Leading European microbiologists and hospital hygienists* have produced a scientific consensus statement recognising evidence that hand drying using paper towels is associated with lower numbers of microbes on the hands and in the washroom environment than using warm air dryers or high velocity air dryers. The consensus statement provides sound advice for all those working in environments responsible for upholding the highest standards of hygiene. The consensus statement is one of the initiatives undertaken by ETS to promote the use of paper towels amongst a wide range of audiences concerned. Not only the healthcare community, the cleaning and hospitality industry, but also other professional manufacturing workplaces (such as food).
The six experts, working in hospitals and universities in Belgium, Germany, Italy, Sweden and the UK have signed an eight-point consensus statement - Hand drying: an important part of hand hygiene. It highlights the importance of hand drying, following thorfough hand washing and notes that air drying blows water containing microbes off the hands which can contaminate others in the washroom environment.
"From the results we have examined, it appears that there may be a greater risk of exposure to microbes associated with some types of hand driers. There was an increased level of microbial contamination on and beneath air driers, particularly jet air driers. These findings have implications for the prevention of spread of microbes and infections, that should be explored further by the medical community and beyond", says Marc Van Ranst, professor in virology and chairman of the Department of Microbiology and Immunology at the University of Leuven in Belgium. (To view the video with Prof. Marc Van Ranst on the Consensus Statement click here)
Signatories to the consensus statement examined a wide selection of scientific literature and also the studies sponsored by the European Tissue Symposium in particular those undertaken by Eurofins-Inlab in Germany and the University of Westminster in the UK.**
Hand hygiene is recognised as the most important standard measure to prevent cross contamination or transmission of nosocomial hospital acquired infections. The World Health Organisation (WHO) recommends the use of paper towels in its poster on hand washing. The consensus statement will hopefully prompt further research and steer policy guidance not only in healthcare settings, but also in other workplaces and in the washrooms of high-traffic public venues such as sports stadia, schools and airports.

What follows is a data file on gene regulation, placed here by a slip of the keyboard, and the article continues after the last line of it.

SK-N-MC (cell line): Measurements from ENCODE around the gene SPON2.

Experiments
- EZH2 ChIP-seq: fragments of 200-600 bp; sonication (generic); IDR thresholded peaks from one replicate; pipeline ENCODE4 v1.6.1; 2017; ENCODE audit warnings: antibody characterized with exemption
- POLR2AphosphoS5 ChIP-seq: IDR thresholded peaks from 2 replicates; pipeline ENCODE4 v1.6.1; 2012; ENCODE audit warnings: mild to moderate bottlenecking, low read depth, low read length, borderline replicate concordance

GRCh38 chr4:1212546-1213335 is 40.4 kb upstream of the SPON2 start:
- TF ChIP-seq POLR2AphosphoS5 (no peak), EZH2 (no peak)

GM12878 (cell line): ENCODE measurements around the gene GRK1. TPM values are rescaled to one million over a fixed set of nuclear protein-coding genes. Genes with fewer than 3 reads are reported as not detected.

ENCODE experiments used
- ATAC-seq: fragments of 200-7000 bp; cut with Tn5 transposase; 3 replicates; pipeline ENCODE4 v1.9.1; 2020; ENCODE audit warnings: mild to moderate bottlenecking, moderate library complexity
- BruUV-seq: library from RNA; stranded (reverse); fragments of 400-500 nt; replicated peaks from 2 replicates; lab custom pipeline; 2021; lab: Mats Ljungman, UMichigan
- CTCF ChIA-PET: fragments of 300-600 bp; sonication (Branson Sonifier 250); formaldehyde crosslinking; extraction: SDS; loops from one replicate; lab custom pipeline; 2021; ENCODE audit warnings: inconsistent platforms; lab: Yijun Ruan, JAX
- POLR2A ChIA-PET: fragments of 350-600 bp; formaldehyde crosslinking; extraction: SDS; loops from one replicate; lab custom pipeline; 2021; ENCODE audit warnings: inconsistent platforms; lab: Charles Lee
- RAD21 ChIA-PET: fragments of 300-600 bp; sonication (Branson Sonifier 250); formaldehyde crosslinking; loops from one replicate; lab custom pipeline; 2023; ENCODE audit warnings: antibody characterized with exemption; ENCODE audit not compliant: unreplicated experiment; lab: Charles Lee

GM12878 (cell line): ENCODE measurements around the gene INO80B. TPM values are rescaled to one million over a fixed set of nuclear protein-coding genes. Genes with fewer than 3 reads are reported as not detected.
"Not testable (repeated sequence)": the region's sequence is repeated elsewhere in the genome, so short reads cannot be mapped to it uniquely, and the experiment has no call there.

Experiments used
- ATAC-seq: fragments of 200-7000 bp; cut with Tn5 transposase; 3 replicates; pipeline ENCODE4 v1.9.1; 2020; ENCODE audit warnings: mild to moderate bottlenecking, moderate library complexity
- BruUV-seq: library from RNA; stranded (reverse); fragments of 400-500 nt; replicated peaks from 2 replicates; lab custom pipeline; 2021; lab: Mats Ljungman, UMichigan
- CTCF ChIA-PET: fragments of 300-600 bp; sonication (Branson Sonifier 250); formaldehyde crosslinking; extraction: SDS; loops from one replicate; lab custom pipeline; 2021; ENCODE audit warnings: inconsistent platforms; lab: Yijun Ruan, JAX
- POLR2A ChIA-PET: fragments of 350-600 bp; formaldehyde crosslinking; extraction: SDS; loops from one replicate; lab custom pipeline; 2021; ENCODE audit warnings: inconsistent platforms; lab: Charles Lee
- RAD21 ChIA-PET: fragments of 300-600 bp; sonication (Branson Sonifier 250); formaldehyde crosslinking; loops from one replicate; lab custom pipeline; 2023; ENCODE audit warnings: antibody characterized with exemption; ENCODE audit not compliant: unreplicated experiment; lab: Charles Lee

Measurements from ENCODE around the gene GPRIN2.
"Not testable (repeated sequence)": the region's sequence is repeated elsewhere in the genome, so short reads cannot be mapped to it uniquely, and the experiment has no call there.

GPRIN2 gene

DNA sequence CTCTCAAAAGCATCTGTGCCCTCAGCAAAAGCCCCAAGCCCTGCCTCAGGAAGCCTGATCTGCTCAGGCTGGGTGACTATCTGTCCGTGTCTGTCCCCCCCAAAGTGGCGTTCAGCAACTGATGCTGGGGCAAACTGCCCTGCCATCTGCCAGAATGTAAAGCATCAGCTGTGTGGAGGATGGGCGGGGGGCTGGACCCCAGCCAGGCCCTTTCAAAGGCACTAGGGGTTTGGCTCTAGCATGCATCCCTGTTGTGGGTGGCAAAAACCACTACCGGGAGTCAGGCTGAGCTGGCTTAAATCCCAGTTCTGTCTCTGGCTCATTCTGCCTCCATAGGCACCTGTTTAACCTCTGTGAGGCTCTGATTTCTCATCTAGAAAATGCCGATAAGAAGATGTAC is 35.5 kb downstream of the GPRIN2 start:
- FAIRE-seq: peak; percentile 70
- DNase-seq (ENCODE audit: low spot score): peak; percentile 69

"Paper tissue absorbs water and microorganisms," said Roberto Berardi, chairman of the European Tissue Symposium. "It is crucial that all concerned adopt a method of hand drying that minimises the risk of re-contaminating the hands and blowing microbes onto yourself, others or surfaces around you. This scientific consensus statement is an important step in supporting our efforts to promote paper towels as the most hygienic hand-drying solution in clinical settings and beyond."
Professor Silvio Brusaferro, MD, Professor of public health, University of Udine, Italy
Professor Bertil Kaijser, MD, Professor and Senior Consultant clinical bacteriology, Sahlgrens University, Sweden
Dr. Ralf Kämmerer, Senior expert at TUV Rhineland, Germany
Keith Redway, Senior academic in microbiology, department of biomedical sciences, University of Westminster, UK
Prof. dr. Marc Van Ranst, Professor of Virology and chairman of the Department of Microbiology and Immunology at the University of Leuven in Belgium
Professor Mark Wilcox, MD, Consultant microbiologist, Leeds Teaching hospitals, UK and Professor of Medical Microbiology at the University of Leeds (Leeds Institute of Molecular Medicine), and is the Lead on Clostridium difficile for Public Health England (PHE).
Full consensus statement
Hand drying: an important part of hand hygiene - Conclusions reached by a panel of European scientists from panel meeting held 20 March 2013
- The importance of hand washing to prevent spread of infection is widely accepted by scientists. However, hand drying has received much less attention.
- Some microbes remain on the hands after washing, and these are more easily spread around if hands are not dried adequately.
- Proper hand drying completes the hand washing process by reducing the risk of transmission of microbes.
- Generally available hand drying methods in public washrooms are based on either water absorption (single use paper and textile towels) or water dispersal by several ways (warm air dryers, high velocity air dryers).
- There is evidence that hand drying using towels is associated with lower numbers of microbes both on the hands and in the washroom environment than using warm air dryers or high velocity air dryers.
- Warm air dryers are less efficient than other methods at drying the hands. Damp hands are more likely to transfer microbes.
- High velocity air dryers are particularly likely to spread microbes because they blow water that contains microbes off the hands. These microbes could contaminate the user, other persons and the washroom environment.
- These points have implications for the prevention of spread of microbes and potential infection, especially in settings where hygiene is very important. Therefore, the choice of hand drying methods should take into account the risk of contaminating the hands, other individuals or the environment